Thea Proctor was designing covers for The Home when Margaret Olley was born; Olley was Proctor’s stablemate at the Macquarie Galleries from 1948. That year, the younger artist sat to William Dobell, Russell Drysdale and Donald Friend. Jeffrey Smart, Judy Cassab, Danelle Bergstrom, Nicholas Harding and Ben Quilty were amongst those who later made Olley’s portrait. Proctor knew everybody on the art scene, too, over several generations. For her, though, only Lambert would ever do as a portraitist; and he depicted her for the last time the year she turned thirty-seven. At eighty-two, embarrassed for funds, she had had to sell a cut-down Lambert portrait of her, sent to her by Amy, to the Queensland Art Gallery. She had by then given up Lambert’s Study for Alethea, a likeness of her, fleet and slender, that her friends considered the best of all. As she read Amy’s last letter in her little flat in Double Bay she may well have glanced up at the portrait she would never give up; Lambert’s charcoal from 1905. It was alongside that portrait – made before Proust started writing In Search of Lost Time – that she drew and painted, wrote her gracious and amusing letters, fed her cat, read near her Fyrside kerosene heater. She is not known to have made any self portrait after her lithograph. Not directly, anyway. Just as in the 1920s she would indicate, say, a Japanese print in the corner of a portrait-in-an-interior as a clue to her current aesthetic interests, decades later she half-represented the portrait Lambert made of her – tentatively, gesturally – in watercolours she made of other women. If it wasn’t exactly a self portrait she was making, it was an affirmation of identity; of continuity; of Australian art-historical aristocracy. Who knows, in fact, that it wasn’t an oblique indication – elliptical, for she was proud – of the very essence and persistent reference point of her existence; the time, and the bond, against which everything else was measured.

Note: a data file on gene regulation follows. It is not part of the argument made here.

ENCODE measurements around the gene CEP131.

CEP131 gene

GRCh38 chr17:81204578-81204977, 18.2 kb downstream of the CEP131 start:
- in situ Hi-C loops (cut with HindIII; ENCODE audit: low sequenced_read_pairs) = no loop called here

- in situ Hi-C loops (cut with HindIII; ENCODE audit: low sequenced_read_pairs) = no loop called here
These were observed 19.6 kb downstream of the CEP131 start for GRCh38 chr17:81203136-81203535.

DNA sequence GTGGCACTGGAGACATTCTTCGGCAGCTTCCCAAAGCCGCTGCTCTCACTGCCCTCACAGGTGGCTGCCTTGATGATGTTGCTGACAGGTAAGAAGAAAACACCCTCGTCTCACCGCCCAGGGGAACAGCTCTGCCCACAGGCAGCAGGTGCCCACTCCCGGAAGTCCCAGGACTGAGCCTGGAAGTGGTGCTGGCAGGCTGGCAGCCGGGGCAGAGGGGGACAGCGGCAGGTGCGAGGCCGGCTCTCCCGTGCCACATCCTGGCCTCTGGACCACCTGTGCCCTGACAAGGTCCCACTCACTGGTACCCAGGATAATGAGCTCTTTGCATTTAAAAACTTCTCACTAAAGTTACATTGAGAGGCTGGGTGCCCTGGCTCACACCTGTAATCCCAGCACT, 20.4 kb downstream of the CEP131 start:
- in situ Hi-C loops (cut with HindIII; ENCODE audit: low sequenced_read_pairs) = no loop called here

Knowing many of Lambert’s sitters, Thea was in a position to observe that on canvas and paper, his subjects usually had longer necks, slenderer fingers and smoochier cherry lips than they did in the flesh. Faced with his drawing of herself, though, it’s hard to believe she could resist the idea that she really did look like that to George. Who could? He looked; he delineated; he adumbrated her face. As a fellow artist, she knew what he was doing as she looked at him; and as he studied her he knew she knew. We can’t know how insouciantly, or intently, he approached the task of drawing her; how long it took him, what they talked about, whether he could resist that look of hers or whether, at some point, he laid down his charcoal and moved toward her. No one knows if they ever touched each other’s skin. Anyone may well have fallen in love with Lambert for his looks, his high spirits, his masculine competence or his facility for painting everything from camels to decanters. Yet for Thea, the belief that they shared a way of looking surely overrode all corporeal and practical factors. It’s easy to stop touching, when asked: just don’t go where the other person is, or put out your hand. But how hard is it to give
up on love if you can’t see anything without thinking of seeing it with the other, or how you’ll describe it to them in words or strokes of line? Whether George cared about her or not by the end, having bewitched Thea with his sketch of herself, he must, in some way, have cast a pellucid net in the way of her finding any other companion.

What private moments of frustration and grief his portrait of Thea witnessed, with apparent tenderness, but actual impassivity, can only be surmised. Whether she hung her own self portrait, sensible and redolent of resilience, is not known.

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Thea Proctor